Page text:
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Swollen Knee Joint
WHAT YOU NEED TO KNOW:
A swollen knee joint may be caused by arthritis or by an injury or trauma, such as a knee sprain. It may also happen if you exercise too much. It may be painful to bend or straighten your knee, or walk.
Return to the emergency department if:
- Your knee locks or gives way and you fall.
- Your feet or toes start to look pale or feel cold.
- You cannot bear weight on your leg, or you have severe pain even after treatment.
Contact your healthcare provider if:
- You have a fever.
- You have redness or warmth over your knee.
- The swelling does not decrease with treatment.
- It gets harder or more painful to straighten your leg at the knee.
- Your knee weakens, or you continue to limp.
- You have questions or concerns about your condition or care.
- NSAIDs , such as ibuprofen, help decrease swelling, pain, and fever. This medicine is available with or without a doctor's order. NSAIDs can cause stomach bleeding or kidney problems in certain people. If you take blood thinner medicine, always ask your healthcare provider if NSAIDs are safe for you. Always read the medicine label and follow directions.
- Take your medicine as directed. Contact your healthcare provider if you think your medicine is not helping or if you have side effects. Tell him of her if you are allergic to any medicine. Keep a list of the medicines, vitamins, and herbs you take. Include the amounts, and when and why you take them. Bring the list or the pill bottles to follow-up visits. Carry your medicine list with you in case of an emergency.
What you can do to manage your symptoms:
- Rest your knee. Avoid activities that make the swelling or pain worse. You may need to avoid putting weight on your knee while you have pain. Crutches, a cane, or a walker can be used to avoid putting weight on your knee while it heals.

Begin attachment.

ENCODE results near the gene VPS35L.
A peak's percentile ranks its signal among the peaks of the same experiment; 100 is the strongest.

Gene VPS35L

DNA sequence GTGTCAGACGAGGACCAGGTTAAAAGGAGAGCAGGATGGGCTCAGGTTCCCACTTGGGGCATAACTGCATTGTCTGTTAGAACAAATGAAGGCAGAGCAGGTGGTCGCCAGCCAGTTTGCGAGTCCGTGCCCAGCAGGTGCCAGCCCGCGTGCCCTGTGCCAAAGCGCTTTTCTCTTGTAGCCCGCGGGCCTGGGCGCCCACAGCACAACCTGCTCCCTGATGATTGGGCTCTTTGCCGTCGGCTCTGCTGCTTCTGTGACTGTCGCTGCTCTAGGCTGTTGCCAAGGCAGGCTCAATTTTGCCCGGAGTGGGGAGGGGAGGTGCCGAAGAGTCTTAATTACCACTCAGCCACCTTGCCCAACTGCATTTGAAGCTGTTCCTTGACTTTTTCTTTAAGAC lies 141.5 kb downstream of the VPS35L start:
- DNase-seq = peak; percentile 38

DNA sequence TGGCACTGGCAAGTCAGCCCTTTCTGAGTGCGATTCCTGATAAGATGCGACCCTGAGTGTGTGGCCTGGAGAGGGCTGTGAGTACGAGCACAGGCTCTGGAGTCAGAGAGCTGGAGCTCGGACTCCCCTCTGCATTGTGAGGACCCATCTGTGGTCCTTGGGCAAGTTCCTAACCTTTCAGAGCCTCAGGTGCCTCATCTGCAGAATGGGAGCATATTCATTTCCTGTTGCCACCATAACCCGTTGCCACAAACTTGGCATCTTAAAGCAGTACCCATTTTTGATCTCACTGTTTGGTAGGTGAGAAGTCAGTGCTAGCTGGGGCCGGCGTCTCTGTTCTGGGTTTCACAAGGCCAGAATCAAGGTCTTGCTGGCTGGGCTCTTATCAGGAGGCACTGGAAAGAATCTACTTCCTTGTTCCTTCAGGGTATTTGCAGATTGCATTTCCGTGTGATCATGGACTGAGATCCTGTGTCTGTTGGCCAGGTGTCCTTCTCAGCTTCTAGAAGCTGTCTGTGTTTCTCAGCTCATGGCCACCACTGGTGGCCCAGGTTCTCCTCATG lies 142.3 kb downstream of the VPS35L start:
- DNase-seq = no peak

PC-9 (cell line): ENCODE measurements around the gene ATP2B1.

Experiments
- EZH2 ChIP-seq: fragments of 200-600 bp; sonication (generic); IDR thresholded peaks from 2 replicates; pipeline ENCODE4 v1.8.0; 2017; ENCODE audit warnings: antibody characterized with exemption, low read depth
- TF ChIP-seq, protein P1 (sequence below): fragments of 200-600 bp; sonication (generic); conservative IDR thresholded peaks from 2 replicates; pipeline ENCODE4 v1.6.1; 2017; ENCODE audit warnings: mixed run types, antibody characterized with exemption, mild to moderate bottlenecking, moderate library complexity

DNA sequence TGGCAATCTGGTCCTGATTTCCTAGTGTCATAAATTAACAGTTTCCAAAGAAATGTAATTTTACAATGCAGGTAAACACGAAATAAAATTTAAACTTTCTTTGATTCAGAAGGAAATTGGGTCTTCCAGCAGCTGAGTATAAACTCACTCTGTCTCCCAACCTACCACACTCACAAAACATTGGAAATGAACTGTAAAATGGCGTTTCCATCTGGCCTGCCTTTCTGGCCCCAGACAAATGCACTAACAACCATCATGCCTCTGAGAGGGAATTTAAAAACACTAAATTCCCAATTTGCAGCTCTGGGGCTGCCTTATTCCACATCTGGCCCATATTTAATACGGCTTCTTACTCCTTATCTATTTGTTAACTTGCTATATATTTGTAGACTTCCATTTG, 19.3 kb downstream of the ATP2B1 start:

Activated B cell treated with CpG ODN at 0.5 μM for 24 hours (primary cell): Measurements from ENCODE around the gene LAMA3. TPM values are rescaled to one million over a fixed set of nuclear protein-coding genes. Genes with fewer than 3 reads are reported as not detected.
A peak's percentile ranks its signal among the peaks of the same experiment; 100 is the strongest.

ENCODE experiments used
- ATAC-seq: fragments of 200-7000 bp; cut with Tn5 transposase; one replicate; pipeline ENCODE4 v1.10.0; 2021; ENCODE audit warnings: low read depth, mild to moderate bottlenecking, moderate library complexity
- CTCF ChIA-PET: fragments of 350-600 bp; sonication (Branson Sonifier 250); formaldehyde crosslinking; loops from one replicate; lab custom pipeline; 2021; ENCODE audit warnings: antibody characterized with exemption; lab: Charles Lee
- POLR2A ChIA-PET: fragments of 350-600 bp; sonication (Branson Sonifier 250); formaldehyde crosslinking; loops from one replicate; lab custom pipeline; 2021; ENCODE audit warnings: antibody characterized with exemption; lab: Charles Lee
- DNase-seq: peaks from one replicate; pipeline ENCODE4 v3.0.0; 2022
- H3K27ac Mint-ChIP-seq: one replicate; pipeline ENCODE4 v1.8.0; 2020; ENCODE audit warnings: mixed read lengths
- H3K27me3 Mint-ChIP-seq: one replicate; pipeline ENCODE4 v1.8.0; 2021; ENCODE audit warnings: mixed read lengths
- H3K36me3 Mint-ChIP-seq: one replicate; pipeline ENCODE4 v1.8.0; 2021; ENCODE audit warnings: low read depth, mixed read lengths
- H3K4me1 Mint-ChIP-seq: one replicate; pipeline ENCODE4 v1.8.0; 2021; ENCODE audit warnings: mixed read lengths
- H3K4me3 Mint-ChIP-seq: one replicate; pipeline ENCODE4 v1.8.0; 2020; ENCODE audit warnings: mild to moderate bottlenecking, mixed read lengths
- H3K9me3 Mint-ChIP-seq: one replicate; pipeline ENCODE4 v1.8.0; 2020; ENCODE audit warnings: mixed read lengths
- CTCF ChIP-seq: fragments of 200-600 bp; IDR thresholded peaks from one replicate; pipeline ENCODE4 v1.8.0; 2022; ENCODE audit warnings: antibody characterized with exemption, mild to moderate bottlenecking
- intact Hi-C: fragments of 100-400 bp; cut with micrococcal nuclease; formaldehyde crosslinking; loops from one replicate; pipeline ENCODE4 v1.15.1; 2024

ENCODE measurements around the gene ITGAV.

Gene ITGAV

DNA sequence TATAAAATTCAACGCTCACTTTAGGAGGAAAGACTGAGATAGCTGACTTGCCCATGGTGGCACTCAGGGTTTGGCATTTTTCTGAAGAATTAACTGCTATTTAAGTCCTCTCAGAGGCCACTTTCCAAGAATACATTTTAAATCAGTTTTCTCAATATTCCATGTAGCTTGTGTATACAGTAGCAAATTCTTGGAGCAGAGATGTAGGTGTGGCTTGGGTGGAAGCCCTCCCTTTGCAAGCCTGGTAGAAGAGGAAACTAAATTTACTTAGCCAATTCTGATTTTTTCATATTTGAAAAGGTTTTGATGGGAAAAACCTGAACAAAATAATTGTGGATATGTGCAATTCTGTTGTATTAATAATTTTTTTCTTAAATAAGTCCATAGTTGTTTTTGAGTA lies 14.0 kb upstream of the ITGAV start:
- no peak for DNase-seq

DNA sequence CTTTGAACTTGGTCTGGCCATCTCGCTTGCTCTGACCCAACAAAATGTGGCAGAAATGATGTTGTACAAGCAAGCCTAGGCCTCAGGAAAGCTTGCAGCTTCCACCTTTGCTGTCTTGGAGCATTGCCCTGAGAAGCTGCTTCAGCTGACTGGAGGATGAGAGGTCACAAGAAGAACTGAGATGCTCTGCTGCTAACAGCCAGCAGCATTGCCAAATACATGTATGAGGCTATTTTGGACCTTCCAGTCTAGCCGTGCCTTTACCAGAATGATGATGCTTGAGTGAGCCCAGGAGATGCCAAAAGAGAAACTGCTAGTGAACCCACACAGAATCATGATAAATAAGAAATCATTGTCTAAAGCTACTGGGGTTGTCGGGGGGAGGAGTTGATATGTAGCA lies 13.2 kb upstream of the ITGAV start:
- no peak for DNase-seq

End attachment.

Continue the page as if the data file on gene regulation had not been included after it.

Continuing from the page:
- Apply ice to your knee to help relieve pain and swelling. Apply ice for 15 to 20 minutes every hour or as directed. Use an ice pack, or put crushed ice in a plastic bag. Cover it with a towel before you apply it to your knee. Ice helps prevent tissue damage and decreases swelling and pain.
- Compress your knee with a brace or bandage to help reduce swelling. Use a brace or bandage only as directed.
- Elevate your knee above the level of your heart as often as you can. This will help decrease swelling and pain. Prop your joint on pillows or blankets to keep it elevated comfortably.
- Apply heat to your knee to relieve pain. Apply heat for 20 to 30 minutes every 2 hours for as many days as directed. Heat helps decrease pain.
- Go to physical therapy if directed. A physical therapist teaches you exercises to help improve movement and strength, and to decrease pain.
Follow up with your healthcare provider as directed:
Write down your questions so you remember to ask them during your visits.
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The above information is an educational aid only. It is not intended as medical advice for individual conditions or treatments. Talk to your doctor, nurse or pharmacist before following any medical regimen to see if it is safe and effective for you.
Always consult your healthcare provider to ensure the information displayed on this page applies to your personal circumstances.